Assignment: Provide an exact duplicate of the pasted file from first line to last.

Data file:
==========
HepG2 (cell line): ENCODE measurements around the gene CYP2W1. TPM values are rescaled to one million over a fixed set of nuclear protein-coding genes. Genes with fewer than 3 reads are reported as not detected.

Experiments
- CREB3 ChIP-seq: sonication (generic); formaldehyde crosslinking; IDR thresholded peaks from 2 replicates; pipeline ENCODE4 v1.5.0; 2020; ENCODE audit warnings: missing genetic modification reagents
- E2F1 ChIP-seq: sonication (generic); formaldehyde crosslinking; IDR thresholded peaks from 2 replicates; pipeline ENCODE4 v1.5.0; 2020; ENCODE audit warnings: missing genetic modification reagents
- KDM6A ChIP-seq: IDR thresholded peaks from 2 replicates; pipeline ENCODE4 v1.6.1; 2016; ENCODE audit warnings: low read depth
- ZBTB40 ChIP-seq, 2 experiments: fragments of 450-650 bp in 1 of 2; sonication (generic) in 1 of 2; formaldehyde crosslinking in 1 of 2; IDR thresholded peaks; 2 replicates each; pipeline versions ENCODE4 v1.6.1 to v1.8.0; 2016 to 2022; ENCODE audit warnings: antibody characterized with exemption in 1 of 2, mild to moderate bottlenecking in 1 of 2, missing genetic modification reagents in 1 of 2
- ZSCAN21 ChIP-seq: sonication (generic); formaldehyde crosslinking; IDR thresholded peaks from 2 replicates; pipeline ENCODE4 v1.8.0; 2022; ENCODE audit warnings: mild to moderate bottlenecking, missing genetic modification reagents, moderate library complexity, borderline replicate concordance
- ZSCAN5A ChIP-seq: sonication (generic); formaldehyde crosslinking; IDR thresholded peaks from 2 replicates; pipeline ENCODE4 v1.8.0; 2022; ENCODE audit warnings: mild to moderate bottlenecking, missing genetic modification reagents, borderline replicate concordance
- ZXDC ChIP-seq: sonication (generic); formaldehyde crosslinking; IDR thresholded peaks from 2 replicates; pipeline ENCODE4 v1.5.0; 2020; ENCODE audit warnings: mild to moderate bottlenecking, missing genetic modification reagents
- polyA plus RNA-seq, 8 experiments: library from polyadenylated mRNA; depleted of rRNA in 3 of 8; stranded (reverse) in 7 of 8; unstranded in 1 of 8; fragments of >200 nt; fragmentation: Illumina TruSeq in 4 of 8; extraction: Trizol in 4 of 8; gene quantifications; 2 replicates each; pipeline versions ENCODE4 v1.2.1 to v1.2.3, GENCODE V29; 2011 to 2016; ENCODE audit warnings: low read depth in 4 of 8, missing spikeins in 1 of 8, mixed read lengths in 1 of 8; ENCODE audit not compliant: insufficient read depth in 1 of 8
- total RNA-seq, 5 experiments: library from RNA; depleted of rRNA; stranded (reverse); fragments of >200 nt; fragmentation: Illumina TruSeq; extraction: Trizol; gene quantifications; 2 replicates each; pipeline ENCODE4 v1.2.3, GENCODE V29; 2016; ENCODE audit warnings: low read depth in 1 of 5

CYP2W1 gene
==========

HepG2 (cell line): ENCODE measurements around the gene CYP2W1. TPM values are rescaled to one million over a fixed set of nuclear protein-coding genes. Genes with fewer than 3 reads are reported as not detected.

Experiments
- CREB3 ChIP-seq: sonication (generic); formaldehyde crosslinking; IDR thresholded peaks from 2 replicates; pipeline ENCODE4 v1.5.0; 2020; ENCODE audit warnings: missing genetic modification reagents
- E2F1 ChIP-seq: sonication (generic); formaldehyde crosslinking; IDR thresholded peaks from 2 replicates; pipeline ENCODE4 v1.5.0; 2020; ENCODE audit warnings: missing genetic modification reagents
- KDM6A ChIP-seq: IDR thresholded peaks from 2 replicates; pipeline ENCODE4 v1.6.1; 2016; ENCODE audit warnings: low read depth
- ZBTB40 ChIP-seq, 2 experiments: fragments of 450-650 bp in 1 of 2; sonication (generic) in 1 of 2; formaldehyde crosslinking in 1 of 2; IDR thresholded peaks; 2 replicates each; pipeline versions ENCODE4 v1.6.1 to v1.8.0; 2016 to 2022; ENCODE audit warnings: antibody characterized with exemption in 1 of 2, mild to moderate bottlenecking in 1 of 2, missing genetic modification reagents in 1 of 2
- ZSCAN21 ChIP-seq: sonication (generic); formaldehyde crosslinking; IDR thresholded peaks from 2 replicates; pipeline ENCODE4 v1.8.0; 2022; ENCODE audit warnings: mild to moderate bottlenecking, missing genetic modification reagents, moderate library complexity, borderline replicate concordance
- ZSCAN5A ChIP-seq: sonication (generic); formaldehyde crosslinking; IDR thresholded peaks from 2 replicates; pipeline ENCODE4 v1.8.0; 2022; ENCODE audit warnings: mild to moderate bottlenecking, missing genetic modification reagents, borderline replicate concordance
- ZXDC ChIP-seq: sonication (generic); formaldehyde crosslinking; IDR thresholded peaks from 2 replicates; pipeline ENCODE4 v1.5.0; 2020; ENCODE audit warnings: mild to moderate bottlenecking, missing genetic modification reagents
- polyA plus RNA-seq, 8 experiments: library from polyadenylated mRNA; depleted of rRNA in 3 of 8; stranded (reverse) in 7 of 8; unstranded in 1 of 8; fragments of >200 nt; fragmentation: Illumina TruSeq in 4 of 8; extraction: Trizol in 4 of 8; gene quantifications; 2 replicates each; pipeline versions ENCODE4 v1.2.1 to v1.2.3, GENCODE V29; 2011 to 2016; ENCODE audit warnings: low read depth in 4 of 8, missing spikeins in 1 of 8, mixed read lengths in 1 of 8; ENCODE audit not compliant: insufficient read depth in 1 of 8
- total RNA-seq, 5 experiments: library from RNA; depleted of rRNA; stranded (reverse); fragments of >200 nt; fragmentation: Illumina TruSeq; extraction: Trizol; gene quantifications; 2 replicates each; pipeline ENCODE4 v1.2.3, GENCODE V29; 2016; ENCODE audit warnings: low read depth in 1 of 5

CYP2W1 gene